Malice toward none

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Imagine the following hypothetical situation. Donald Trump is about to become president of the United States again. By some extraordinary set of circumstances he wins a second term and, as long as we’re postulating extraordinary circumstances, his cognitive powers have returned better than ever. As president-elect he’s full of nothing but talk of vengeance and oppressive policies.

Let’s further postulate that you and you alone can prevent his taking power. You have a single, non-violent means to cause him to resign and go into exile. You can also replace him with a similarly rested and ready Joe Biden. Question: would you do it? I know I would.

Now, if you think about it, what I just admitted to is a hypothetical situation in which I would aid and abet an insurrection, however bloodless and nonviolent. I admit that circumstances exist where I would willingly subvert a free and fair election in order to deny Donald Trump his rightfully won victory. How then can I (and those of you who agree with me) claim that we are morally superior to Republicans who supported the insurrectionists?

The first answer, of course, is that it’s a hypothetical that can never happen. Hypothetical situations can often be constructed in such a way as to present apparently unsolvable moral conundrums.

But that’s just a cop out. The real answer is, given the constraints of the question, we can claim to be better because we are. We know that Donald Trump will destroy the American experiment if he’s given a second chance to do so. We know that America will become a North American North Korea, or an Albania, or another Russia under Trump. Our transgression is made righteous by the purity of our motive.

I hasten to add that it’s not a transgression most of us would enter into without deep moral conflict. We understand that the political process is sacred and Constitutional. We understand that we would be subverting that process. The question really is, would you break a law to preserve a higher law? Would you break the law to save the life of a loved one? Would you commit a crime to prevent a larger crime?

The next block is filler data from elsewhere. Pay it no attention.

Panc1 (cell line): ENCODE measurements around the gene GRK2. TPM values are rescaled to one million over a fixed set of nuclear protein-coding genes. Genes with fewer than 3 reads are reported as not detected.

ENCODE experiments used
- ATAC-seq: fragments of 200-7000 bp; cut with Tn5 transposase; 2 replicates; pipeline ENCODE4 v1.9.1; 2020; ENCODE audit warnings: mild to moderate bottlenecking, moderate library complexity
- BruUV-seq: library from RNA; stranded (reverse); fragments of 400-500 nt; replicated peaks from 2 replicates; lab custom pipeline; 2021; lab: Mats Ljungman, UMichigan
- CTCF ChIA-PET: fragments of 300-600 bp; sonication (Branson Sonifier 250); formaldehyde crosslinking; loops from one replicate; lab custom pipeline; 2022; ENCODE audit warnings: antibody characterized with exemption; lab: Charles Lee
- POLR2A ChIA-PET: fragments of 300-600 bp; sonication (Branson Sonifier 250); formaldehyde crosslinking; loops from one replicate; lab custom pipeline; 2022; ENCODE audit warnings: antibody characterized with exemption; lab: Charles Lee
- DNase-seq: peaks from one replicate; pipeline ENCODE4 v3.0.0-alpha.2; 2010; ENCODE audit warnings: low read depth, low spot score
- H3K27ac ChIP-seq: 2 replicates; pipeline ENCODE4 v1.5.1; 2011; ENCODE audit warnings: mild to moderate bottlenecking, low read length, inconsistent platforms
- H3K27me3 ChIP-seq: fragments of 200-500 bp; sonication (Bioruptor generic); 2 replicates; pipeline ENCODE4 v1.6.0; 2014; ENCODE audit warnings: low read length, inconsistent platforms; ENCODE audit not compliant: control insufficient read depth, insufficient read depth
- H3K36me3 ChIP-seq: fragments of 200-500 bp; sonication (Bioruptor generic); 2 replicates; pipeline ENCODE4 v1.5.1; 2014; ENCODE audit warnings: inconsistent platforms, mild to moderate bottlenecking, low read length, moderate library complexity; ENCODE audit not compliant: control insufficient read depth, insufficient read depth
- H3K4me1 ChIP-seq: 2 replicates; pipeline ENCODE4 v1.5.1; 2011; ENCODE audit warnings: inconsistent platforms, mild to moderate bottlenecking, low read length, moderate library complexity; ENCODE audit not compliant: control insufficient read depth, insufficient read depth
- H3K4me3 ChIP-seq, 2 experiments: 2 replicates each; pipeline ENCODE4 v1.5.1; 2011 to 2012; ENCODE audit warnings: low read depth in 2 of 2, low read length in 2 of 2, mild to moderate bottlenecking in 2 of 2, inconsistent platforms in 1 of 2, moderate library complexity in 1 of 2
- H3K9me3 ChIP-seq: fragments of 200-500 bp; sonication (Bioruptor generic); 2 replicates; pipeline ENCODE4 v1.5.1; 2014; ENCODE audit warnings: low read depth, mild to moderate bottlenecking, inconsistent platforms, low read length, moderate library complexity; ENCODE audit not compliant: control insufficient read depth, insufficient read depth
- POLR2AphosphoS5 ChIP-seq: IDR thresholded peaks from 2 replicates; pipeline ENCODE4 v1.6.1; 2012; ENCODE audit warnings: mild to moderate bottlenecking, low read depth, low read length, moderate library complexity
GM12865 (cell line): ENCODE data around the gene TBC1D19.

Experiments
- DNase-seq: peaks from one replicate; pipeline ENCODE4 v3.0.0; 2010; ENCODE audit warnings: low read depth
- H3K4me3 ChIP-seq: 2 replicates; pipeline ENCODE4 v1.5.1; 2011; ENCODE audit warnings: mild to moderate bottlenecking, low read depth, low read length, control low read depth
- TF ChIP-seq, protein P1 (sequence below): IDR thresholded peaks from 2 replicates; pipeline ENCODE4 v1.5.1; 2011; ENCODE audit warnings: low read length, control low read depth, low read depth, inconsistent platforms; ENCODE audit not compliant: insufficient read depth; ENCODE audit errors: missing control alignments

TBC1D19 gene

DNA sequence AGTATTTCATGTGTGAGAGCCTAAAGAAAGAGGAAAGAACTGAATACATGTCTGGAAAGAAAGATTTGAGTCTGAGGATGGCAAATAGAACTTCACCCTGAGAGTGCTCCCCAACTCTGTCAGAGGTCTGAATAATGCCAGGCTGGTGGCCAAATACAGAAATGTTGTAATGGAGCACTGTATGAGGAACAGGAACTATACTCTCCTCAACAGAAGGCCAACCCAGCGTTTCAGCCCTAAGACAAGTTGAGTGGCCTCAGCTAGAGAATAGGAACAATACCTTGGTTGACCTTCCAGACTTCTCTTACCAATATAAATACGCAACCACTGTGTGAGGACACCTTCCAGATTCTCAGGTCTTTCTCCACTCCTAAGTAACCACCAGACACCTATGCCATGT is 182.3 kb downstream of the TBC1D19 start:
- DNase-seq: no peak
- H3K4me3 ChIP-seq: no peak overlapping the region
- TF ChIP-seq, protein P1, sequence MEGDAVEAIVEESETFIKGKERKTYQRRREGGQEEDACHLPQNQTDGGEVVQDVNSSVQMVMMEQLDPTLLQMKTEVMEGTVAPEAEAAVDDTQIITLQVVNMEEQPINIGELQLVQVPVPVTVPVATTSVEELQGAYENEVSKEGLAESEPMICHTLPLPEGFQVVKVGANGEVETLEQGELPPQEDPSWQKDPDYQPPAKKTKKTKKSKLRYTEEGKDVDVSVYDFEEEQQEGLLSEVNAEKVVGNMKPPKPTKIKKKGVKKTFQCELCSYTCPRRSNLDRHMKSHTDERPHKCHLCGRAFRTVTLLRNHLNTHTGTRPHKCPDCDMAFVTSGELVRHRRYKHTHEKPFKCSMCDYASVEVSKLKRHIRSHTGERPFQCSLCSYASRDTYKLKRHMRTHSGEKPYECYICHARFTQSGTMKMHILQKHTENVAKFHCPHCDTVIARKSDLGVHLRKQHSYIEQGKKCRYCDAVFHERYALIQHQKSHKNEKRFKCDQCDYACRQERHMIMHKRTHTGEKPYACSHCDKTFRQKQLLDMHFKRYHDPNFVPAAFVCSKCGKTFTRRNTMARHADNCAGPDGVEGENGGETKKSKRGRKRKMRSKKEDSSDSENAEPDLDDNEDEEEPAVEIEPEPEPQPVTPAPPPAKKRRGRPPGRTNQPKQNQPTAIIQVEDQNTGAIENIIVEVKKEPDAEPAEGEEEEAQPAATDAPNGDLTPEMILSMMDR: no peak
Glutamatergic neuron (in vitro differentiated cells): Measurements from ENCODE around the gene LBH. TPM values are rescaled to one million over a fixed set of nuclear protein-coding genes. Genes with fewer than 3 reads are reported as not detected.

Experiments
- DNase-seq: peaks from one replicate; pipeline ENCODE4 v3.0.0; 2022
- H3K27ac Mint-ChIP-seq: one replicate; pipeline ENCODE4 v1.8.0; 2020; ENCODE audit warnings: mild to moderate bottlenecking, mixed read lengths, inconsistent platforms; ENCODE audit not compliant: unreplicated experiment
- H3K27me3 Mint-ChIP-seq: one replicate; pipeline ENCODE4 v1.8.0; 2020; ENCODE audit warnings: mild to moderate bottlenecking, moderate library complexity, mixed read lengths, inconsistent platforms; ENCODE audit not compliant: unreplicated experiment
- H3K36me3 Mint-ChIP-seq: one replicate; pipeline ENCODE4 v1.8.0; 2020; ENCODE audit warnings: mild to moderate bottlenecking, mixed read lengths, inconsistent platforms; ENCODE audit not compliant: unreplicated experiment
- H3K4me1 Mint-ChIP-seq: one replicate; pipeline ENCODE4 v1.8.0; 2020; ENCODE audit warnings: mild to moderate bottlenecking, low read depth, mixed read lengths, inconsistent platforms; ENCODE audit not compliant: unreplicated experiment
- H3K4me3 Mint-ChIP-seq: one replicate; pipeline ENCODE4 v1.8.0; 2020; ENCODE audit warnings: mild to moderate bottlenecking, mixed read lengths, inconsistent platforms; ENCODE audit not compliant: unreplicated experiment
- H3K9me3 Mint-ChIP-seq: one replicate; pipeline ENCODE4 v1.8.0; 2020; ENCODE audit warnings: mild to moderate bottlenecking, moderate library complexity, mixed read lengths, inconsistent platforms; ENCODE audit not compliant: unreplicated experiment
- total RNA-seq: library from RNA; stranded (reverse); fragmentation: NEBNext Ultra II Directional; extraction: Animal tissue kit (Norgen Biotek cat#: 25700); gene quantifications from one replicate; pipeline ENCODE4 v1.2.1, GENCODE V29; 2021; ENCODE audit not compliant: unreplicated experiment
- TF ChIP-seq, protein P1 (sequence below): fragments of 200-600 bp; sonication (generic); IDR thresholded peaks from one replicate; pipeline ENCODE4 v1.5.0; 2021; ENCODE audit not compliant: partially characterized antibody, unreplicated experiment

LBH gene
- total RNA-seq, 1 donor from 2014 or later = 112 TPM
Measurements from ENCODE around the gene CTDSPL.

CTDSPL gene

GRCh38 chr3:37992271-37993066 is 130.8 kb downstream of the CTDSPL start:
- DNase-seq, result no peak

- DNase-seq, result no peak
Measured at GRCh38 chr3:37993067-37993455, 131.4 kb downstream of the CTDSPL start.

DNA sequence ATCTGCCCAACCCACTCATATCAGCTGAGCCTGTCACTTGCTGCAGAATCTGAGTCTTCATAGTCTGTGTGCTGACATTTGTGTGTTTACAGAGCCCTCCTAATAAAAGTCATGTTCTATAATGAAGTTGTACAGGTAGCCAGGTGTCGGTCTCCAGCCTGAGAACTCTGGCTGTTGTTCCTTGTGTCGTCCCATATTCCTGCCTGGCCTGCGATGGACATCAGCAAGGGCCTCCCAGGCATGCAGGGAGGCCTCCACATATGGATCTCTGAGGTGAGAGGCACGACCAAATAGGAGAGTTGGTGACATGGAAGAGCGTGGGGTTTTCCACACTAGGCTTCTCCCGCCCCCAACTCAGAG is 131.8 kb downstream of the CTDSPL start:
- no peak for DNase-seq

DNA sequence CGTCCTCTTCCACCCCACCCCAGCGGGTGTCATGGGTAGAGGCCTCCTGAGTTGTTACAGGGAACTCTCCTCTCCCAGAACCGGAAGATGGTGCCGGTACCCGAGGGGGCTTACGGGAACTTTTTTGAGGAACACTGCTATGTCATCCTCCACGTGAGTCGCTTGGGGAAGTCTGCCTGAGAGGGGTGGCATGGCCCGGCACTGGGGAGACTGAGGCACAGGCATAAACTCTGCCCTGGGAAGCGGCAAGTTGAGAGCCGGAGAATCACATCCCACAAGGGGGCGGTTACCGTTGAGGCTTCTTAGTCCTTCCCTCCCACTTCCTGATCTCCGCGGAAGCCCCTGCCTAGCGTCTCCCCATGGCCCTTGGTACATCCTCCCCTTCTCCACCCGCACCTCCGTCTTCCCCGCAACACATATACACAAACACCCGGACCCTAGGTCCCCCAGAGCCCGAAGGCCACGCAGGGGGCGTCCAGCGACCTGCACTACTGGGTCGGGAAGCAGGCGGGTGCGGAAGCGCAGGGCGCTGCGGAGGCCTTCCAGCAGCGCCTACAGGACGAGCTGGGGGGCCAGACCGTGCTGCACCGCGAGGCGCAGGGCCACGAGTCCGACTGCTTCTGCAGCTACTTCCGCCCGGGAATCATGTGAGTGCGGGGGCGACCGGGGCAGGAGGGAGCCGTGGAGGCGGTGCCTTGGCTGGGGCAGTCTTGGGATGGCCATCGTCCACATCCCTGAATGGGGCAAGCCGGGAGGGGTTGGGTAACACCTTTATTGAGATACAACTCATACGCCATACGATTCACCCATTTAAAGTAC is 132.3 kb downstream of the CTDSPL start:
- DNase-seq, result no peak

Some insurrectionists believed they were morally right at the time they committed their insurrection. We know they were morally wrong, and many of them are coming to understand that themselves. But their state of mind at the time they acted is important because they reached the same conclusion we would have, they just did it for the wrong reasons. And of course they employed violence against individuals, which is not justified by their state of mind no matter how pure their motives.

But I think that’s what Abraham Lincoln had in mind when he concluded the civil war “with malice toward none, with charity for all.” I think he understood that sometimes good people do great evil because they think they are right. Our job is to punish the leaders of the insurrection but go easier on the rank and file insurrectionists who came to realise their error. They were misled. They believed what they were doing was right, even though the objective reality is they were wrong.

I am not a moral relativist. I believe in absolute good and absolute evil. But I also believe that good people can be tricked. On Tuesday, Proud Boys leader Enrique Tarrio was sentenced to 22 years in prison. Tarrio is an evil man, a bigot who misled many others with his lies. He deserved what he got.

But not all insurrectionists are created equal, and it’s important we recognise that. Many are discovering for themselves that the man that ultimately misled them all, Donald Trump, is a truly evil man who cares nothing for them. Toward them I think we should adopt Abraham Lincoln’s charity and lack of malice. They knew not what they did, and the repentant ones should be welcomed back into the brotherhood and sisterhood of forgiveness. And, as ever, ladies and gentlemen, brothers and sisters, comrades and friends, stay safe.

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